18. One Step at a Time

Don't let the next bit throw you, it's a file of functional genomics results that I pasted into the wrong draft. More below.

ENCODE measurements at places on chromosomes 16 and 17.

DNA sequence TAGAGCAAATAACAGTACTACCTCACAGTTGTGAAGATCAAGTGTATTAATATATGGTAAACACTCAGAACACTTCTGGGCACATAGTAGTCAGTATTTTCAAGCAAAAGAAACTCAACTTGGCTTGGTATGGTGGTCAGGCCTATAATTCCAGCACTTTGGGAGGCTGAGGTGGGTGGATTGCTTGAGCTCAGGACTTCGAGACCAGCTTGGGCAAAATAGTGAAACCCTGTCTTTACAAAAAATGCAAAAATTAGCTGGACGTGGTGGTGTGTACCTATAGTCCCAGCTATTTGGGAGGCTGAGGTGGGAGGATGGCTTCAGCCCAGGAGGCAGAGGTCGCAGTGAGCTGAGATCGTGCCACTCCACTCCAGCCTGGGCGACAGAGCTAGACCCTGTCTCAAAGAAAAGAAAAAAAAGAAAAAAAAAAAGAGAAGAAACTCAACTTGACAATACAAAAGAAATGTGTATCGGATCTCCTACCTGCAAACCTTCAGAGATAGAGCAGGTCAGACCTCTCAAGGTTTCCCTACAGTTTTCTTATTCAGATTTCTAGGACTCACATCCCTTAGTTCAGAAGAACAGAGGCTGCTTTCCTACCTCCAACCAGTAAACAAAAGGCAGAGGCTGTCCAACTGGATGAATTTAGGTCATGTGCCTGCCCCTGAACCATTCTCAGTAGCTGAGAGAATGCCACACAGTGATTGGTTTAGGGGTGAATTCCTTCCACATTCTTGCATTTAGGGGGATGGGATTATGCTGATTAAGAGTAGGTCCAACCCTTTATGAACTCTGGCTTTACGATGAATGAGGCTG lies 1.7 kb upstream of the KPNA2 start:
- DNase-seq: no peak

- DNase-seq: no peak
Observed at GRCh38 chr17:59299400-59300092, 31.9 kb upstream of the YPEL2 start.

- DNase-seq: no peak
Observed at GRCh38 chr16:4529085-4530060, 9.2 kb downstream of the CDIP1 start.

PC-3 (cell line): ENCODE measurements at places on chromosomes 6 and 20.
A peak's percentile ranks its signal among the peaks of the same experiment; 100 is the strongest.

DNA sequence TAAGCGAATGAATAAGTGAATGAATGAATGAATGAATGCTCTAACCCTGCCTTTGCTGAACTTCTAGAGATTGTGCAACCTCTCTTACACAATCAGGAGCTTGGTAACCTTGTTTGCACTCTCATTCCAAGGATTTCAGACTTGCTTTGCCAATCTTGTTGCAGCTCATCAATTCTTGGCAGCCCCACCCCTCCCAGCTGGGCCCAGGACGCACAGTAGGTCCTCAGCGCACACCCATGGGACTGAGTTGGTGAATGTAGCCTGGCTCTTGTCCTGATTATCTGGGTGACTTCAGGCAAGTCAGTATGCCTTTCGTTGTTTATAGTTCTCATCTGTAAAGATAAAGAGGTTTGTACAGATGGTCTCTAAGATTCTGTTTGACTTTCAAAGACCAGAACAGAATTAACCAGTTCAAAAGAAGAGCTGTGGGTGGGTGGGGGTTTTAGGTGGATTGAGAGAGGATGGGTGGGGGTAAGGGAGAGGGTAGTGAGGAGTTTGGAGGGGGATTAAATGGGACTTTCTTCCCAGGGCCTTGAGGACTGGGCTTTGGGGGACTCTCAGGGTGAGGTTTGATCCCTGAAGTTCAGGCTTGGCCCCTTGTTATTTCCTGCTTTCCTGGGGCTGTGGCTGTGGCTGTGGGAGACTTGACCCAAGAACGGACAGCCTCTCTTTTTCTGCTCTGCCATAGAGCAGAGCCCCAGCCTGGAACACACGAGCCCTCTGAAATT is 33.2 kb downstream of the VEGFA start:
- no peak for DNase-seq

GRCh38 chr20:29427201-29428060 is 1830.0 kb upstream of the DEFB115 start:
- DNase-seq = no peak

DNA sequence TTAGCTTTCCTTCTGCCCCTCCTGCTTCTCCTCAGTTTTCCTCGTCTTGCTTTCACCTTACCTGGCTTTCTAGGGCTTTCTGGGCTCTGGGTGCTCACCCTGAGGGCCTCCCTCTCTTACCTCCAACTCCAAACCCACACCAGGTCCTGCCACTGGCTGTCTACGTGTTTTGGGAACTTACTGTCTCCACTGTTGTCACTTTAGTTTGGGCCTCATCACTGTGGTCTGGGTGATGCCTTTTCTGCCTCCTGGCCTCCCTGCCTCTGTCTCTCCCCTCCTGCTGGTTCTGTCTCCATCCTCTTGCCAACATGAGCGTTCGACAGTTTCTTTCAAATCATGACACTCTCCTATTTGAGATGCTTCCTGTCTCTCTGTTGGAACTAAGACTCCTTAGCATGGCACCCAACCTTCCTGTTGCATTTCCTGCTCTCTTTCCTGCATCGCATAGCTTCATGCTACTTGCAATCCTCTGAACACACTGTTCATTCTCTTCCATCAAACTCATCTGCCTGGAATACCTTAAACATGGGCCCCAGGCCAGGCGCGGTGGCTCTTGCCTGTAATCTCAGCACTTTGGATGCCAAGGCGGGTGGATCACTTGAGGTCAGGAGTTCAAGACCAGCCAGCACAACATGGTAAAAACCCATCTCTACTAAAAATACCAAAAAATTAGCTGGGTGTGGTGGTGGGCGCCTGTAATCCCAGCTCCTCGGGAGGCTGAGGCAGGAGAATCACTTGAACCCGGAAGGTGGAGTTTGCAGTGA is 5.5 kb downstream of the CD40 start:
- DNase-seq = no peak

In a hotel in rural Idaho, Joe Bell nurses his aching, blistered feet. He walked 30 miles today along a green stretch of Interstate 84, turning in for the night only when he "couldn't take another step." Exhausted but determined, Bell plans to keep walking for as long as it takes—two years, he estimates—to travel a winding route from his Oregon home to New York City, where his 15-year-old son, Jadin, had always wanted to live. Jadin committed suicide earlier this year after being harassed in school for being gay. Bell, distraught and restless, quit his job at a plywood plant and hit the road in April, carrying little more than a sleeping bag and a tent. (His wife and younger son will visit him along the way.) As he walks, Bell is stopping at schools and community centers to offer support to struggling teens and convey to bullies that "the pain they cause is long-term." One day, while trekking through Boise, he shared dessert at a local diner with a gay teen who had recently switched schools after being bullied. Bashful at first, the boy was smiling by the end of the conversation. "He said he wanted to move to New York City, too," reports Bell. "I talked to him about how once you're out of high school, there's so much more to live for."